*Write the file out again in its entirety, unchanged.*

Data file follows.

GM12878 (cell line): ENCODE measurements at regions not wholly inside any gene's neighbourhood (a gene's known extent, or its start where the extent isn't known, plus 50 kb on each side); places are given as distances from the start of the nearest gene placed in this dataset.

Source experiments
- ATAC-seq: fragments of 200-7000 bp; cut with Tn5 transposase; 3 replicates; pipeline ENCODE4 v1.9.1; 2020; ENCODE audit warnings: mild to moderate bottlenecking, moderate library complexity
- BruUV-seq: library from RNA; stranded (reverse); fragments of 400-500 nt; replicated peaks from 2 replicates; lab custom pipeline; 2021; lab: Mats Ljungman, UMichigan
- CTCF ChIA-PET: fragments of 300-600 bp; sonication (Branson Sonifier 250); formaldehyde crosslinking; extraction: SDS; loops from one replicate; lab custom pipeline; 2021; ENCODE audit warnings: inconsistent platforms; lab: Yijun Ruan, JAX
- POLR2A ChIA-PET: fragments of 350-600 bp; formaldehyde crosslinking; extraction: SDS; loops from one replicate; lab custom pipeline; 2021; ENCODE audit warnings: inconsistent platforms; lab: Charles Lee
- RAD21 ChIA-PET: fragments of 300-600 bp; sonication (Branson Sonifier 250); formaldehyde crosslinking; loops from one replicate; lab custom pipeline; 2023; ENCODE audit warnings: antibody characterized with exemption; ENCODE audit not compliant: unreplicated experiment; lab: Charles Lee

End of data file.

GM12878 (cell line): ENCODE measurements at regions not wholly inside any gene's neighbourhood (a gene's known extent, or its start where the extent isn't known, plus 50 kb on each side); places are given as distances from the start of the nearest gene placed in this dataset.

Source experiments
- ATAC-seq: fragments of 200-7000 bp; cut with Tn5 transposase; 3 replicates; pipeline ENCODE4 v1.9.1; 2020; ENCODE audit warnings: mild to moderate bottlenecking, moderate library complexity
- BruUV-seq: library from RNA; stranded (reverse); fragments of 400-500 nt; replicated peaks from 2 replicates; lab custom pipeline; 2021; lab: Mats Ljungman, UMichigan
- CTCF ChIA-PET: fragments of 300-600 bp; sonication (Branson Sonifier 250); formaldehyde crosslinking; extraction: SDS; loops from one replicate; lab custom pipeline; 2021; ENCODE audit warnings: inconsistent platforms; lab: Yijun Ruan, JAX
- POLR2A ChIA-PET: fragments of 350-600 bp; formaldehyde crosslinking; extraction: SDS; loops from one replicate; lab custom pipeline; 2021; ENCODE audit warnings: inconsistent platforms; lab: Charles Lee
- RAD21 ChIA-PET: fragments of 300-600 bp; sonication (Branson Sonifier 250); formaldehyde crosslinking; loops from one replicate; lab custom pipeline; 2023; ENCODE audit warnings: antibody characterized with exemption; ENCODE audit not compliant: unreplicated experiment; lab: Charles Lee